The French Sellafield “corroding faster than expected”

Many Thanks to a colleague for passing on News on the “Evaporators” from the French equivalent to Sellafield at La Hague.  We have asked but no one has explained where the crapola is “evaporated” to.    Now the Evaporators are “corroding faster than expected.”   And they say “Trust Us”

 

07.07.2016_No133 / News in Brief

Regulator Asks Areva NC To Increase Oversight Of La Hague Evaporators

Security & Safety

7 Jul (NucNet): France’s nuclear regulator ASN (Autorité de Sûreté Nucléaire) has asked Areva NC to increase its oversight of evaporators at the La Hague nuclear fuel processing facility in northern France after greater levels of corrosion than expected were discovered earlier this year.

Aerial view of the UP2 and UP3 processing plants at La Hague.

In February 2016, ASN asked Areva NC to increase its supervision of the units and install isolation facilities and advanced detection systems to limit the consequences of a leak or rupture.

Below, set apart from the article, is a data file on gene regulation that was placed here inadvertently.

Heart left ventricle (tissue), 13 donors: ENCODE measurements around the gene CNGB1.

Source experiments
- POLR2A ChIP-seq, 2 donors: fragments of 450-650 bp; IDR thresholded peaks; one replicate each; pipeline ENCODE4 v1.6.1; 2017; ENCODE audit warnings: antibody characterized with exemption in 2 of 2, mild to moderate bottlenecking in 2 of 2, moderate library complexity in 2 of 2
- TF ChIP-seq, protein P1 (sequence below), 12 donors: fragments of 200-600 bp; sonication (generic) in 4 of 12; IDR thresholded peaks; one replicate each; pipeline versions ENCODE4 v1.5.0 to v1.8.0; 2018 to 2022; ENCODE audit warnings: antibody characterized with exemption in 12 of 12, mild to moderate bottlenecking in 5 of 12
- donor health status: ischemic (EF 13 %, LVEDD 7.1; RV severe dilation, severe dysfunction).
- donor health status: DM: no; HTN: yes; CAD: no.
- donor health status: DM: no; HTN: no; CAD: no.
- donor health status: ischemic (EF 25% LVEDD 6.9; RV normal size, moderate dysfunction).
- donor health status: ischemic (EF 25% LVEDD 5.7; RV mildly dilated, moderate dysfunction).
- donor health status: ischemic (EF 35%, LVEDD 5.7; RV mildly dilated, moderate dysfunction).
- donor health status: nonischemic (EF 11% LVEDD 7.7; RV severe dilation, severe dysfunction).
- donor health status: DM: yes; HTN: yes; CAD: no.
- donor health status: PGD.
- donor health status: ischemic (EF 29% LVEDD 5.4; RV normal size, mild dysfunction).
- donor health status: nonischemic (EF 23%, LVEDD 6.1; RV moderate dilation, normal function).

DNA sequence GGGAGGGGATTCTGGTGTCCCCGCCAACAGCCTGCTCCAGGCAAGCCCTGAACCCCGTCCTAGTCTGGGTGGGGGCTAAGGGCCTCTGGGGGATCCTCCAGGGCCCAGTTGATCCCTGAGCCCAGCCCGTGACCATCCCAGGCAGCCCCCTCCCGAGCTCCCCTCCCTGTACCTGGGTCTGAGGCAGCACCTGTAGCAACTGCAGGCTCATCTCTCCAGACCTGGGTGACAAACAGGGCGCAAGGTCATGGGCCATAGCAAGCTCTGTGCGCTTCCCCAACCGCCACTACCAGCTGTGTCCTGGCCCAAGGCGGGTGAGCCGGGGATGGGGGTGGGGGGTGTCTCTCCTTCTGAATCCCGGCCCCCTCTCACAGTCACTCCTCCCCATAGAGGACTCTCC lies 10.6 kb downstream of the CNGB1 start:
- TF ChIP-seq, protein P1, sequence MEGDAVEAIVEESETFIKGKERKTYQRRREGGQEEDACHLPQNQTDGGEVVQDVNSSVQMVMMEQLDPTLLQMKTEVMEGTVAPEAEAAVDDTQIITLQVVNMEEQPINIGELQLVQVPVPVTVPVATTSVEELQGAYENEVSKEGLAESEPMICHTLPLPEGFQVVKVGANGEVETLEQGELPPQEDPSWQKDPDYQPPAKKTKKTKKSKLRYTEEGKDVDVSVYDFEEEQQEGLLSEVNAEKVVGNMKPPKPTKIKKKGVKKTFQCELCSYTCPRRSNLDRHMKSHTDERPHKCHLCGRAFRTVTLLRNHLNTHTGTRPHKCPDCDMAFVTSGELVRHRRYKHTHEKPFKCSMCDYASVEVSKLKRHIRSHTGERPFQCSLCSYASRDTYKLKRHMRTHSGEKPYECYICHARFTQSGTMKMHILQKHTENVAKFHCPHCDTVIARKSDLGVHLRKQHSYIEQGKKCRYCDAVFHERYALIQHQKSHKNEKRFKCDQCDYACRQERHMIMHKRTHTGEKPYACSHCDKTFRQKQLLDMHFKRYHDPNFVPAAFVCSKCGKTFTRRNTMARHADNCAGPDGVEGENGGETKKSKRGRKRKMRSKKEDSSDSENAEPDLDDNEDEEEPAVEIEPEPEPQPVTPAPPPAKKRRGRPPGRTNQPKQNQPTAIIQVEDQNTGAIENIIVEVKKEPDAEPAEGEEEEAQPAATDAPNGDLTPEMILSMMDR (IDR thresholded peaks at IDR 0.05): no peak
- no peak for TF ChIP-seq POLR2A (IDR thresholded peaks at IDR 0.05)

ASN has now imposed a number of additional measures, including asking Areva NC to define the criteria that would necessitate permanent shutdown of the evaporators, such as the minimum thickness of their walls.

ASN said Areva NC must strengthen controls and checks on the thickness of the evaporator walls. There should be increased monitoring of maintenance shutdowns and plans must be prepared to deal with any emergency resulting from the development of a hole in an evaporator.

Results of all tests must be compiled in reports to be sent to ASN twice a year, ASN said.

The evaporators were commissioned between 1989 and 1994 and designed for an operating lifetime of 30 years. They are used to increase the concentration of fission products in liquid waste produced from processing. This liquid is highly radioactive.

The evaporators are in the UP3-A processing plant, which has an annual processing capacity of around 800 tonnes of used nuclear fuel.

According to Areva NC, La Hague has an overall capacity for the annual processing of used fuel from 80 to 100 nuclear reactors, amounting to 1,700 tonnes. This makes Areva NC the biggest operator in the world in the processing of used nuclear fuel.

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